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United States v. Luong

March 1, 2010

UNITED STATES OF AMERICA, PLAINTIFF,
v.
JOHN THAT LUONG, AT AL., DEFENDANTS.



MEMORANDUM AND ORDER RE: SENTENCING MOTIONS

The facts of this case are well known to the parties and do not bear repeating. Presently before the court are defendant John That Luong's sentencing motions and motions to dismiss the Indictment. The court has previously ruled on many of the issues raised by defendant Luong's motions during the course of trial and in the court's prior Order of May 14, 2009. United States v. Luong, No. 99-0433, 2009 WL 1393406 (E.D. Cal. May 15, 2009). To the extent that Luong's new motions raise issues already decided by this court in this case, the court incorporates its previous rulings on those issues by reference.

A. John That Luong's Sentencing Motions (Docket No. 1307)

1. The Relevant Penalty Structure for Defendant Luong's § 924(c) Conviction Is Found in 18 U.S.C. § 924(o) Which Should Be Applied

Luong moves to be sentenced under 18 U.S.C. § 924(o) rather than under § 924(c) as convicted and charged in the Indictment on the ground that § 924(c) cannot be applied to convictions that are based on Pinkerton*fn1 conspiratorial liability and that § 924(o) properly applies to such convictions. The court has previously ruled on a nearly identical motion by Luong (Docket No. 1226) in its prior Order. Luong, No. 99-0433, 2009 WL 1393406, at *17. Luong's prior motion argued the legislative history of § 924(c) demonstrated that Congress intended that section to single out the actual user or carrier of a gun in the commission of a violent crime. (Docket No. 1226, at 3.) The present motion makes substantially the same argument about Congressional intent and cites the same cases, but is framed around the canon of statutory construction that a specific statutory provision (§ 924(o)) controls over a more general provision (§ 924(c)). (Compare Docket No. 1307, at 2, with Docket No. 1226, at 4.)

As previously explained, the Ninth Circuit has held that § 924(c) may be applied to convictions based on Pinkerton liability. See United States v. Allen, 425 F.3d 1231 (9th Cir. 2005). The court has already considered Luong's argument that Congress intended § 924(o) to exclusively apply to convictions based on Pinkerton liability and rejected it. Accordingly, this motion will be denied.

2. Argument that Defendant Luong Should Not Be Subject To the Mandatory Minimum Sentence for a Second and a Subsequent Gun Use Because the Second and Subsequent Nature of the Offense Was Not Charged in the Indictment and Decided by the Jury on Proof Beyond a Reasonable Doubt

Luong argues that being sentenced a twenty-year mandatory minimum sentences for a second and subsequent gun use under § 924(c)(1) would violate the Sixth Amendment because the second and subsequent nature was not charged in the indictment and found by a jury beyond a reasonable doubt as required by Apprendi v. New Jersey, 530 U.S. 466 (2000).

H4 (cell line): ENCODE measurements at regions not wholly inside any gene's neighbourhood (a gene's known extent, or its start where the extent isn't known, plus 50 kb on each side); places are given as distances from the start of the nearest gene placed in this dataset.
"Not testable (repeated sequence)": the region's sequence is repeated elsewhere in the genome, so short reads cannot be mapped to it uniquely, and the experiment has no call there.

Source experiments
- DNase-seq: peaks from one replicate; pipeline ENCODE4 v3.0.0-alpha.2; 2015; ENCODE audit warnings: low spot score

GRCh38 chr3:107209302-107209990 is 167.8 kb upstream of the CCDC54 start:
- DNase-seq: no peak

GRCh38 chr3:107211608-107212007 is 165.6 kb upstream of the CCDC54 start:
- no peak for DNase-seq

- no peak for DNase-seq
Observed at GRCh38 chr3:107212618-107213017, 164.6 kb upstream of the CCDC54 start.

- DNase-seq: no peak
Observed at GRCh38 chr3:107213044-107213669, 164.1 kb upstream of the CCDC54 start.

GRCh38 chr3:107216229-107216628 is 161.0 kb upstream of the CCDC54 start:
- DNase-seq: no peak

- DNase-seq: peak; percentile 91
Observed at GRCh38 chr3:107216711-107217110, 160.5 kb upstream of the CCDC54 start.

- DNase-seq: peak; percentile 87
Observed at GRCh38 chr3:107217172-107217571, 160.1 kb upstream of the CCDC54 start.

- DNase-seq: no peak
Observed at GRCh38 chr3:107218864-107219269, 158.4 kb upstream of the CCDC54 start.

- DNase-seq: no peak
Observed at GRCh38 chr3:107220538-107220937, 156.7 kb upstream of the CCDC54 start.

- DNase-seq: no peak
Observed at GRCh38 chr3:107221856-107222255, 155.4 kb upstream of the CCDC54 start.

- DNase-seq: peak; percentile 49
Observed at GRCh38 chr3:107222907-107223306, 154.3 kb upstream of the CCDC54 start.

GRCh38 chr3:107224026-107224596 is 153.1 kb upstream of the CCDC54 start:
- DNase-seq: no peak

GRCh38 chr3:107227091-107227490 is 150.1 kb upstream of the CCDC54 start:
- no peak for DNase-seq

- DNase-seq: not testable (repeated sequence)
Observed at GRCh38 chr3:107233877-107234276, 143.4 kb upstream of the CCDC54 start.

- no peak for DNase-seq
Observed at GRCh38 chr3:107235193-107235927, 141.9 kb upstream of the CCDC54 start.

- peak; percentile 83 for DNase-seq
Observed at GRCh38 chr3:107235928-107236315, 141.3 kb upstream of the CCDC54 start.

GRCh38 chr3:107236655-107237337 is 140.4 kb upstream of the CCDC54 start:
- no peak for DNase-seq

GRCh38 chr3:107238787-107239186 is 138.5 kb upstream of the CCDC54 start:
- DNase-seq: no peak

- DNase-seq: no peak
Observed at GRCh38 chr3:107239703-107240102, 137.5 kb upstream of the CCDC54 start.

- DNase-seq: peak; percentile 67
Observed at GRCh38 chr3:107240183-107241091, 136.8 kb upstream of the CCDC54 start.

Luong acknowledges that Deal v. United States, 508 U.S. 129 (1993), applies, which made clear that "when the government charges more than one § 924(c) offense in a single indictment, each additional count is to be treated as a 'second or subsequent conviction' . . . ." United States v. Beltran-Moreno, 556 F.3d 913, 915 (9th Cir. 2009). Luong argues that Deal is inapplicable to addressing what pleading requirement is necessary to trigger the increased penalty. (John That Luong's Sentencing Mots., at 4.)

Luong relies on United States v. Rodriguez-Gonzales, 358 F.3d 1156 (9th Cir. 2004) to distinguish the case from Deal. In that case, Rodriguez-Gonzales was charged with two counts of illegal entry in violation of 8 U.S.C. § 1325(a). Under section 1325, a first illegal entry is a misdemeanor offense and a second illegal entry is a felony. 8 U.S.C. § 1325(a)(3). The Information did not state that the second count was a subsequent entry or specifically reference the first count, and the district court stated that it believed the government had to specifically prove the second count was a subsequent entry to receive the benefit of the enhanced sentencing for the second count.

On appeal by the government, the Ninth Circuit held that because the earlier offense transformed the second offense from a misdemeanor into a felony, the prior offense was more than a sentencing factor such that Apprendi required it be charged explicitly in the second count and Almendarez-Torres v. United States, 523 U.S. 224 (1998) (prior offense may be used to increase sentence even if not pled), did not apply. Id. at 1160 ("[W]e hold that because a subsequent commission under 8 U.S.C. § 1325(a) changes the nature of the crime, the prior commission must be charged.").

Such is not the case here. Both a first and second or subsequent gun offense under Section 924(c) constitute felonies.

18 U.S.C. § 924(c). A first conviction, therefore, therefore is nothing more than a sentencing factor under Almendarez-Torres. Therefore, Rodriguez-Gonzales is inapplicable and Luong's motion will we denied.

3. Punishing Defendant for Convictions of Section 924(c) and Section 1951(A) (Hobbs Act Conspiracy) Each Based Exclusively on Conspiratorial Liability Would Constitute Cumulative Punishment Not Authorized by Congress

This motion recites almost verbatim the arguments made in a previous motion submitted by Luong (See Docket No. 1228) and decided by the court in its May 14, 2009 Order. Luong, No. 99-0433, 2009 WL 1393406, at *18. Because the motion raises no issues ...


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